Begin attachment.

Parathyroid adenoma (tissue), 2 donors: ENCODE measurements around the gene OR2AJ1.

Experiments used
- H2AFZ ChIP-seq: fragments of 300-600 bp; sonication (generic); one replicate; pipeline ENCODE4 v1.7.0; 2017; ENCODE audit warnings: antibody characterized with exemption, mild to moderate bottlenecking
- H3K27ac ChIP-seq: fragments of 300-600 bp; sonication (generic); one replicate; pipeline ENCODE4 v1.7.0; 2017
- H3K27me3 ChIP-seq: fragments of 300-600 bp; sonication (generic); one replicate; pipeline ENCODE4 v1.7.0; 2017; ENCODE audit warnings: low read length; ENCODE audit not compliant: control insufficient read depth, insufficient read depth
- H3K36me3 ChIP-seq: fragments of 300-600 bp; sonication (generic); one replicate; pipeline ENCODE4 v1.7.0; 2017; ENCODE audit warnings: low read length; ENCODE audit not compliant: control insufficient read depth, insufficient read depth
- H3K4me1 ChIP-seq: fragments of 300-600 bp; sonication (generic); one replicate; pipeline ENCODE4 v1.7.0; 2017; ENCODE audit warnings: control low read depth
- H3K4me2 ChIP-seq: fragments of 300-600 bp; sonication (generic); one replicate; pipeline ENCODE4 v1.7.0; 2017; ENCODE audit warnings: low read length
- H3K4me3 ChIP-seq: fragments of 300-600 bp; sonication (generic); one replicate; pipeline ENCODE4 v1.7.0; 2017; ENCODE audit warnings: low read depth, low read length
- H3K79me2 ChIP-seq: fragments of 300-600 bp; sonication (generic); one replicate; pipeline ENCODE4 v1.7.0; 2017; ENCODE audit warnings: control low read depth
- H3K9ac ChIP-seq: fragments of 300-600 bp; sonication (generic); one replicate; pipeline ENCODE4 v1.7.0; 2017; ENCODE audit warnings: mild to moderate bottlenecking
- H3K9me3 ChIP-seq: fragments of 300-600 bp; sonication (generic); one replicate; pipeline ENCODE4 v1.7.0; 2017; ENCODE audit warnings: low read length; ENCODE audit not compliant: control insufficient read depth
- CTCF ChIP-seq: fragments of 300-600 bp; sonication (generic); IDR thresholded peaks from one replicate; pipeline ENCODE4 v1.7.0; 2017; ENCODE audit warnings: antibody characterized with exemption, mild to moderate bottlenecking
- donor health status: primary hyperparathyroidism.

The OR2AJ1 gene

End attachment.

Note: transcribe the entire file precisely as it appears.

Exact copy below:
Parathyroid adenoma (tissue), 2 donors: ENCODE measurements around the gene OR2AJ1.

Experiments used
- H2AFZ ChIP-seq: fragments of 300-600 bp; sonication (generic); one replicate; pipeline ENCODE4 v1.7.0; 2017; ENCODE audit warnings: antibody characterized with exemption, mild to moderate bottlenecking
- H3K27ac ChIP-seq: fragments of 300-600 bp; sonication (generic); one replicate; pipeline ENCODE4 v1.7.0; 2017
- H3K27me3 ChIP-seq: fragments of 300-600 bp; sonication (generic); one replicate; pipeline ENCODE4 v1.7.0; 2017; ENCODE audit warnings: low read length; ENCODE audit not compliant: control insufficient read depth, insufficient read depth
- H3K36me3 ChIP-seq: fragments of 300-600 bp; sonication (generic); one replicate; pipeline ENCODE4 v1.7.0; 2017; ENCODE audit warnings: low read length; ENCODE audit not compliant: control insufficient read depth, insufficient read depth
- H3K4me1 ChIP-seq: fragments of 300-600 bp; sonication (generic); one replicate; pipeline ENCODE4 v1.7.0; 2017; ENCODE audit warnings: control low read depth
- H3K4me2 ChIP-seq: fragments of 300-600 bp; sonication (generic); one replicate; pipeline ENCODE4 v1.7.0; 2017; ENCODE audit warnings: low read length
- H3K4me3 ChIP-seq: fragments of 300-600 bp; sonication (generic); one replicate; pipeline ENCODE4 v1.7.0; 2017; ENCODE audit warnings: low read depth, low read length
- H3K79me2 ChIP-seq: fragments of 300-600 bp; sonication (generic); one replicate; pipeline ENCODE4 v1.7.0; 2017; ENCODE audit warnings: control low read depth
- H3K9ac ChIP-seq: fragments of 300-600 bp; sonication (generic); one replicate; pipeline ENCODE4 v1.7.0; 2017; ENCODE audit warnings: mild to moderate bottlenecking
- H3K9me3 ChIP-seq: fragments of 300-600 bp; sonication (generic); one replicate; pipeline ENCODE4 v1.7.0; 2017; ENCODE audit warnings: low read length; ENCODE audit not compliant: control insufficient read depth
- CTCF ChIP-seq: fragments of 300-600 bp; sonication (generic); IDR thresholded peaks from one replicate; pipeline ENCODE4 v1.7.0; 2017; ENCODE audit warnings: antibody characterized with exemption, mild to moderate bottlenecking
- donor health status: primary hyperparathyroidism.

The OR2AJ1 gene